Gonna go order some Thai food now (ah, yet another country heard from. . .).

Posted by: firsttimeblogger | January 26, 2007 5:58 PM | Report abuse

LTL-CA - let me backtrack just a bit. I don't think anyone would think we had suceeded if we end up with a murderous tyrant like Saddam Hussein. That said, Iraq being lead by a strong secular leader who can ensure stability, even if such a leader might not fulfill the western ideal of a democratic leader, would be considered a good outcome.

Posted by: RD Padouk | January 26, 2007 6:11 PM | Report abuse

firsttimeblogger: the Bush administration has employed a logical fallacy in framing Iraq as "Republicans want to win while Democrats want to flee and lose" (false dichotomy).

Is that the best argument the administration can muster? Why don't congressional opponents of the war point out the fallacy?

And that's putting aside the question of what win and lose mean anymore.

I'm sure the boodle has been all over what we're doing there in the first place, putting aside 9-11, WMDs, and freeing Iraq from Saddam Hussein. I think the real PNAC objectives, never voiced by the administration, are now beyond reach.

Posted by: Fifty | January 26, 2007 6:29 PM | Report abuse

Wasn't there a John Wayne role as "Big John McCain"? He was an FBI agent rooting communism out of Hawaii. Had Marshall Dillon as his partner. Was obviously on a career path toward senator or dictator or something.

What would John Wayne have looked like had he survived?

Come to think of it, wasn't McCain's "return" from Vietnam sorta at the time Wayne "died"?

Good thing Biden snuck out. No one ever beats John Wayne in a fight.

Well, enough of this Cheney/Rove logic. I got chores to attend to.

Posted by: Monaute | January 26, 2007 6:31 PM | Report abuse

I have now had two appletinis and I can report that I don't feel a thing.
Don't feel my feet.
Don't feel my fingers.
'night all.

Posted by: RD Padouk | January 26, 2007 6:53 PM | Report abuse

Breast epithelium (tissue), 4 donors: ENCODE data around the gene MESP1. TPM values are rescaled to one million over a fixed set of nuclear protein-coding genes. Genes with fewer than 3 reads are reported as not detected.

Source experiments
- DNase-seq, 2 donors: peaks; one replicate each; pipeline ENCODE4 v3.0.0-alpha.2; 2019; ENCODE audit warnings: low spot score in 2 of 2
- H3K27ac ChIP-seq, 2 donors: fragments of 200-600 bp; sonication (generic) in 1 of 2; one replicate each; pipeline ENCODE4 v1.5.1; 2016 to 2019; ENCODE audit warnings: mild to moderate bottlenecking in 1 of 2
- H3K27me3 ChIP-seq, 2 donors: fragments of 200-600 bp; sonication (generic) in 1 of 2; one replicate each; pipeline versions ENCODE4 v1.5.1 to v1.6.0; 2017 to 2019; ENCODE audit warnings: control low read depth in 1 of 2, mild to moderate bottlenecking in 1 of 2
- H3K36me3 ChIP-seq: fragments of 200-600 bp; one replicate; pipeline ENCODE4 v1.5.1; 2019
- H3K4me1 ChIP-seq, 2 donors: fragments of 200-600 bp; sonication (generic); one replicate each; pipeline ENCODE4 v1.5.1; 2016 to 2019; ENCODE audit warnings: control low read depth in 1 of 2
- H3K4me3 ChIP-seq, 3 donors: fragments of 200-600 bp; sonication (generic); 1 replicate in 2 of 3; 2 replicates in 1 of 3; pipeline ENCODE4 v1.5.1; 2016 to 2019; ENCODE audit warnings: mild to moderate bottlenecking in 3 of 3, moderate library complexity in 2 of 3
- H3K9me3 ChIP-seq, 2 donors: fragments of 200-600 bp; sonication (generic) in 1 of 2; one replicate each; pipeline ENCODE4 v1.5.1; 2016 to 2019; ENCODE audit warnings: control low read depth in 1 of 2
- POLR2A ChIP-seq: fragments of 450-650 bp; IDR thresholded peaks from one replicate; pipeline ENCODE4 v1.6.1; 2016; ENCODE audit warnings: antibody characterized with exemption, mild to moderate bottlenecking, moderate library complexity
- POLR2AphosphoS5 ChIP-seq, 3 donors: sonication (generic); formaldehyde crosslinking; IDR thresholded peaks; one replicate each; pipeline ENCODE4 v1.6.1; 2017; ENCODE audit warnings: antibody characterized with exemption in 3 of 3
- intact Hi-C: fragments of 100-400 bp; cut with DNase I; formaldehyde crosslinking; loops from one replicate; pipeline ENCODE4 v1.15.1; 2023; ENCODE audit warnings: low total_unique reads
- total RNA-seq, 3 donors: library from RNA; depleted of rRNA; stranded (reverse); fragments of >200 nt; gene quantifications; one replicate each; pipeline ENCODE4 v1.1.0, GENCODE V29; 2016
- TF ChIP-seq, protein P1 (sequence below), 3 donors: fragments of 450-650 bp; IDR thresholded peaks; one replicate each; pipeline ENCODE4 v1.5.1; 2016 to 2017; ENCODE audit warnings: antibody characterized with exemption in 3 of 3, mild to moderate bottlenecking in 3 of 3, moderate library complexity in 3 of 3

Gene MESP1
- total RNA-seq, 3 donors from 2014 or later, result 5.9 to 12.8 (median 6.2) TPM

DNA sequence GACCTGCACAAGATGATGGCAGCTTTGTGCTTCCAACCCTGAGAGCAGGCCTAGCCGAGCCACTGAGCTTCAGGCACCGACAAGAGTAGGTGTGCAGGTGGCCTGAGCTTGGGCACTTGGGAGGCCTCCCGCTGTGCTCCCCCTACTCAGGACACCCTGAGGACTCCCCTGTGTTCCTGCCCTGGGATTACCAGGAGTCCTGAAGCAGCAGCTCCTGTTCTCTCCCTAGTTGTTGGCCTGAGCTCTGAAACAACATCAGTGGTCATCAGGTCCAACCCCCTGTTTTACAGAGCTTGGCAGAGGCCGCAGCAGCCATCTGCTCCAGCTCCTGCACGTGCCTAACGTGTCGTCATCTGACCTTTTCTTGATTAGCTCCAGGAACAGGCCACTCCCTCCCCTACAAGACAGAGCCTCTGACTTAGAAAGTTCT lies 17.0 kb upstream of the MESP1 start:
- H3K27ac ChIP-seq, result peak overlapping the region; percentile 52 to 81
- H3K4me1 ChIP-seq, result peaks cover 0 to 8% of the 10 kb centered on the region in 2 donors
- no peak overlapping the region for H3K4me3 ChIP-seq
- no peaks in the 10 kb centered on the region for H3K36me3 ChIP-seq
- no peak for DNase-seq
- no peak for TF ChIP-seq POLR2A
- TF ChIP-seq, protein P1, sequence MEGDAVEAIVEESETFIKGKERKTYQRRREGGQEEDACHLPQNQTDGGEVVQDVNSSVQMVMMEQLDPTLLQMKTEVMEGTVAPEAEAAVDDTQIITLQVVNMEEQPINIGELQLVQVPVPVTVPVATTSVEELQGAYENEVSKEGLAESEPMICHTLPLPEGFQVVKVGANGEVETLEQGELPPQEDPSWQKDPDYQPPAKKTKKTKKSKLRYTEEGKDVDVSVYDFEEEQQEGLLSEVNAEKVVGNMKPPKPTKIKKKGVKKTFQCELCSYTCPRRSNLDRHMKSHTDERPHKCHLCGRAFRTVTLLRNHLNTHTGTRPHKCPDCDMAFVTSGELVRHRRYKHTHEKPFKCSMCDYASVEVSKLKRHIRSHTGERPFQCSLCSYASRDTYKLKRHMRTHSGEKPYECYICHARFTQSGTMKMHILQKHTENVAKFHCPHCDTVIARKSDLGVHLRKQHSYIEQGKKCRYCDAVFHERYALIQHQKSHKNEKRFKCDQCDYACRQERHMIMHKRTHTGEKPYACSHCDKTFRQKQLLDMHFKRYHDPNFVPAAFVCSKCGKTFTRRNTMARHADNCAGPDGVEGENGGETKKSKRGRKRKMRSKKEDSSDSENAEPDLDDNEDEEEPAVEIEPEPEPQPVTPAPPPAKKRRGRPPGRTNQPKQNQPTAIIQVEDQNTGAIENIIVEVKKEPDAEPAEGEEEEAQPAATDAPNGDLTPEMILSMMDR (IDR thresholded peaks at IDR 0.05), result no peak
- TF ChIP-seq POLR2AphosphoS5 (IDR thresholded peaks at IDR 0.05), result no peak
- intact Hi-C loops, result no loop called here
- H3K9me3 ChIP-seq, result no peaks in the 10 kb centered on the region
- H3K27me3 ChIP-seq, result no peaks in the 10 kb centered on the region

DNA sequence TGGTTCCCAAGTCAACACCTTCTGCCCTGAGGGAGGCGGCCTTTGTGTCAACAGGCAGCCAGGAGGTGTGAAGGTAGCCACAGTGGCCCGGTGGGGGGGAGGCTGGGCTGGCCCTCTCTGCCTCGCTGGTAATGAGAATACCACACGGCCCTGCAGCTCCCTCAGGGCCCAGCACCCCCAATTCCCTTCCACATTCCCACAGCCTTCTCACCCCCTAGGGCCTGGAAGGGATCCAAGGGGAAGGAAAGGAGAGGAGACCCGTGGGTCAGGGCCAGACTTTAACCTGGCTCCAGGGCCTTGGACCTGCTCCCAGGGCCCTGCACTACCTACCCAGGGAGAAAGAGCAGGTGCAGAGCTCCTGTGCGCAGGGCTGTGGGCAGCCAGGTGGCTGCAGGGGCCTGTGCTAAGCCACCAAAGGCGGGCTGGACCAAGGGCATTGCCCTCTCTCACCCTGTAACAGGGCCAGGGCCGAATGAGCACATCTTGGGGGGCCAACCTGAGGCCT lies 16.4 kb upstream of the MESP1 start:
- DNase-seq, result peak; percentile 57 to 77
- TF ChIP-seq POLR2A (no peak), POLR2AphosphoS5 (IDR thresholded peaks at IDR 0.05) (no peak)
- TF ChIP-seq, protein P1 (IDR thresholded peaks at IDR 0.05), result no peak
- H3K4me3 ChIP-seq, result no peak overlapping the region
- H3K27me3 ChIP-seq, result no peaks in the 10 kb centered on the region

'Night RDP! *taking his keys* :-)

Monaute: "this Cheney/Rove logic" *LOL*

Posted by: Scottynuke | January 26, 2007 6:59 PM | Report abuse

Front page alert! And apologies if someone already noted same.


Posted by: Scottynuke | January 26, 2007 7:07 PM | Report abuse

Reading this...

For some reason I'm not surprised the rocket's named for the god of war.


Posted by: Scottynuke | January 26, 2007 7:14 PM | Report abuse

Excellent points, Tim. I think the response was disproportionate.

Should there have been no consequence, is not something I can safely say, never having been in the situation to be at a party where oral sex was given out freely.

What I WILL say is that a friend of mine was a teen alcoholic and she was at a party where alcohol was served freely to minors. She was chosen to drive because she seemed the least drunk. She was the only one who survived the accident; she lost 3 friends, and their families were pretty PO'ed off at her. She suffered broken arm and other injuries and had to learn to write with her other hand so she could do her school exams. Yes, she didn't go to prison for 10 years.

She got off with a punishment that was largely community service and public speaking to hundreds and hundreds on the dangers of drunk driving. And the parent who hosted that party was sentenced for serving alcohol to minors.

My friend was white, in a state known for its capital punishment penalties for murder, so it's not really a "soft on crime" state.

I would charge that subconscious stereotypes about black male sexuality played a very powerful role in this sentencing. After all, Emmett Till was killed for whistling at a white woman 40 years ago. I'm sure most of those judges were alive then.